Tosh's Reviews > Black Jack, Vol. 1

Black Jack, Vol. 1 by Osamu Tezuka
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May 24, 12


Osamu Tezuka is not an easy manga genius to contain in a neat simple package. On one level he's the Walt Disney of Japan/Manga world, on the other he's a very dark artist who has a rather bleak view of the world that comes off sad and often shocking.

The Atomic Bomb in many ways started off Tezuka's imagination and thoughts on the welfare of our planet, and via his works on Buddha as well as Hitler he also come up with beloved manga characters like Astro Boy, White Lion, and the very odd character of "Black Jack." Who is somewhat a gothic figure with his white streaked hair, and dark cape with a string tie. He's sort of a cute version of Robert Mitchum's character in "The Night of the Hunter."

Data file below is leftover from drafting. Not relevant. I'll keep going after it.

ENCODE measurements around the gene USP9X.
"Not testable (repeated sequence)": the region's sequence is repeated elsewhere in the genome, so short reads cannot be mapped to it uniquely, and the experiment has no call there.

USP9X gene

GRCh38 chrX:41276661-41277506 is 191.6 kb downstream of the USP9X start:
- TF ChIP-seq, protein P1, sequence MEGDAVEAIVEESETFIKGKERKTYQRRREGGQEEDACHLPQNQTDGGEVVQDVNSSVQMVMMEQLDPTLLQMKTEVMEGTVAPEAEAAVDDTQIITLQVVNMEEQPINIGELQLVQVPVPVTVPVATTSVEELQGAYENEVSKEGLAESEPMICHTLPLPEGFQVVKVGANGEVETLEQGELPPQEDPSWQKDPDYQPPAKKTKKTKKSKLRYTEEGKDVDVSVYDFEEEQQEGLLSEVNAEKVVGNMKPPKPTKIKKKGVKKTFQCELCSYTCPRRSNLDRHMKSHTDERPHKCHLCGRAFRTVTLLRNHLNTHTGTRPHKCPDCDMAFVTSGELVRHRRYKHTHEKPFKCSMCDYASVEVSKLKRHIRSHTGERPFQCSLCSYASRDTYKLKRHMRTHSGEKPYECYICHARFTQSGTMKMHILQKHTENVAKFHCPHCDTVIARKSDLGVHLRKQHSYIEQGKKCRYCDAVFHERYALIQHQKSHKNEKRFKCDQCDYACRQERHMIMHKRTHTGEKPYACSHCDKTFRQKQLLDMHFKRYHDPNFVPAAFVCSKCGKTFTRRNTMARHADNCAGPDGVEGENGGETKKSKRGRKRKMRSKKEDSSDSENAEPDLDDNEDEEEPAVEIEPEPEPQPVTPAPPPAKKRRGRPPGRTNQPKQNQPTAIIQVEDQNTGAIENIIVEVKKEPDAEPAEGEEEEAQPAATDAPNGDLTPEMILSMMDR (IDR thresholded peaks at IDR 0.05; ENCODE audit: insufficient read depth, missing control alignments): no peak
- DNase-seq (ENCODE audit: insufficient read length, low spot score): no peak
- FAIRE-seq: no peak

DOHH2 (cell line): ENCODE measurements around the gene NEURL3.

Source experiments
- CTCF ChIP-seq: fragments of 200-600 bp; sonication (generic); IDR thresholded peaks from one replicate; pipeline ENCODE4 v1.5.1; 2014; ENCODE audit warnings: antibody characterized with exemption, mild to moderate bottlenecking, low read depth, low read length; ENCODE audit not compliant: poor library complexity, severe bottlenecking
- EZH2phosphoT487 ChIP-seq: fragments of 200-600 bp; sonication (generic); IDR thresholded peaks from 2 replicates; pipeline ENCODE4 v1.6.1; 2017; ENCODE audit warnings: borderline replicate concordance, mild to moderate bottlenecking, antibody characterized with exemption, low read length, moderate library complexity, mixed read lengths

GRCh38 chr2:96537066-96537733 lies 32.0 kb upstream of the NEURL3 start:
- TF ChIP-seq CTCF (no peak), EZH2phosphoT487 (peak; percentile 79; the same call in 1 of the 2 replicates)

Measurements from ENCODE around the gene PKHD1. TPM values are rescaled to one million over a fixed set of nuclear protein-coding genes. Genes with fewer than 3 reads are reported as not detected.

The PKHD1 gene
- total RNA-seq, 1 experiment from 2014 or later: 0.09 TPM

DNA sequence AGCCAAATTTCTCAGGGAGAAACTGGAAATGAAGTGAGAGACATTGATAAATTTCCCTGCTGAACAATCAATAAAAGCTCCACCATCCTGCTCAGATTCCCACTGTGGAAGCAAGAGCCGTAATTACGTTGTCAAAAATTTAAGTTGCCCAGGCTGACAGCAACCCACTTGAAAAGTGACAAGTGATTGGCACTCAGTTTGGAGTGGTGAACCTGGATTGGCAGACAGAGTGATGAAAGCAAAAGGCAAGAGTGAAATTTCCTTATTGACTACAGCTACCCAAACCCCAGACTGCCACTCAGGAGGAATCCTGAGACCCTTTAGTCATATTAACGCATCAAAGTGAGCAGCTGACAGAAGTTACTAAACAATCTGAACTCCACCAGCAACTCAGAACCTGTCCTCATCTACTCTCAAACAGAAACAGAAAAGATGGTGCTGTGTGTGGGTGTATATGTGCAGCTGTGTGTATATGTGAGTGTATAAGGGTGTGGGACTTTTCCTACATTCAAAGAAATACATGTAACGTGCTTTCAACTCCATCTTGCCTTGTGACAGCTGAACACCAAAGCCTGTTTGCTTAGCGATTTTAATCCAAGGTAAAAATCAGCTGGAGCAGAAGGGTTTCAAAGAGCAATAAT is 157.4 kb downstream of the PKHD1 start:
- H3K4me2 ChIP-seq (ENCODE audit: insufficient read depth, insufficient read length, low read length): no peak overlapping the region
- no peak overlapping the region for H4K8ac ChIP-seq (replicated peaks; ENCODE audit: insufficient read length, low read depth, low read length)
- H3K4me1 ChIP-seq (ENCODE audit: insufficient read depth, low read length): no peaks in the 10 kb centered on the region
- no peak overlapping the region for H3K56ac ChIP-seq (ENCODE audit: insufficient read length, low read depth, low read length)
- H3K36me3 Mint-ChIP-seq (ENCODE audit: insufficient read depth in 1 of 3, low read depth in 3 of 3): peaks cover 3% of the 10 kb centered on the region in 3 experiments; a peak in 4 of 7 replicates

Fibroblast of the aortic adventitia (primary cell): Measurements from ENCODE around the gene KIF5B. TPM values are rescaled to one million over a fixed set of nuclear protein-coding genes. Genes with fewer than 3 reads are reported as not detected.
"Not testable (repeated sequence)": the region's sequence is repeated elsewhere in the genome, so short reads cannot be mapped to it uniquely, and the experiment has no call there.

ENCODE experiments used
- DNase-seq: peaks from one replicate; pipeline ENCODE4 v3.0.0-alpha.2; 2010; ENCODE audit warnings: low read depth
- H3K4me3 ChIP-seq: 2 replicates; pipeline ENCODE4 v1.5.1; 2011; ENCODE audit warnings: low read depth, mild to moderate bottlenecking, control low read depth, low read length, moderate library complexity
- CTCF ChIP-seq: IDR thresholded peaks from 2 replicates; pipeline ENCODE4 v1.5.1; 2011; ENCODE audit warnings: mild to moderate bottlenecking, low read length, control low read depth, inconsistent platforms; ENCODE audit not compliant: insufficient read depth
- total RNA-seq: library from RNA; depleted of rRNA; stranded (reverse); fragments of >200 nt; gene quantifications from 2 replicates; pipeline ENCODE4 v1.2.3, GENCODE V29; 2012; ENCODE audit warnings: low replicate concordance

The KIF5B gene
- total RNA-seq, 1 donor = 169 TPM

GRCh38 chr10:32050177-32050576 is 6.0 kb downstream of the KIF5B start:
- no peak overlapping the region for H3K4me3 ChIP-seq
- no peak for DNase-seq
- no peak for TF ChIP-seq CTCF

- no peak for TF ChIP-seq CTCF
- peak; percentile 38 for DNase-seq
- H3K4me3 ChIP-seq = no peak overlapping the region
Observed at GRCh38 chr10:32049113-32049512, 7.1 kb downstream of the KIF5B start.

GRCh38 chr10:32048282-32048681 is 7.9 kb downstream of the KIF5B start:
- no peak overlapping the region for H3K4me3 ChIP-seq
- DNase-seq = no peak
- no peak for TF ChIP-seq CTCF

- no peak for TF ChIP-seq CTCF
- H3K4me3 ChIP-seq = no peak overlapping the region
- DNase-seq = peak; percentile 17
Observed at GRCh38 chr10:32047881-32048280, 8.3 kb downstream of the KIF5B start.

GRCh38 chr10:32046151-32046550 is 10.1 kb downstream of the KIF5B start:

But Black Jack is basically a good guy who is a master surgeon that operates under his own skills as well as ignoring the hospital/doctor system that's out there. In other words he's a doctor without a medical license. He operates for those who can afford him, and usually can't go to a regular hospital -due that they may be criminals or some sort of individual that is not accepted by mainstream culture or society.

Vol. 1 is a series of narratives with Black Jack as he deals with various victims of the atomic bomb, various cancers, weird growths, sex changes/gender issues, and even Frankenstein issue once in awhile. In other words Black Jack deals with the essence of life and what it means to be alive in a world of indifference. Essential reading of course.

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Reading Progress

10/25/2008 page 20
6.94% "What a weird manga series? Tezuka cannot be underestimated. This is something like "Eyes Without a Face," the Franju film. Remarkable so "

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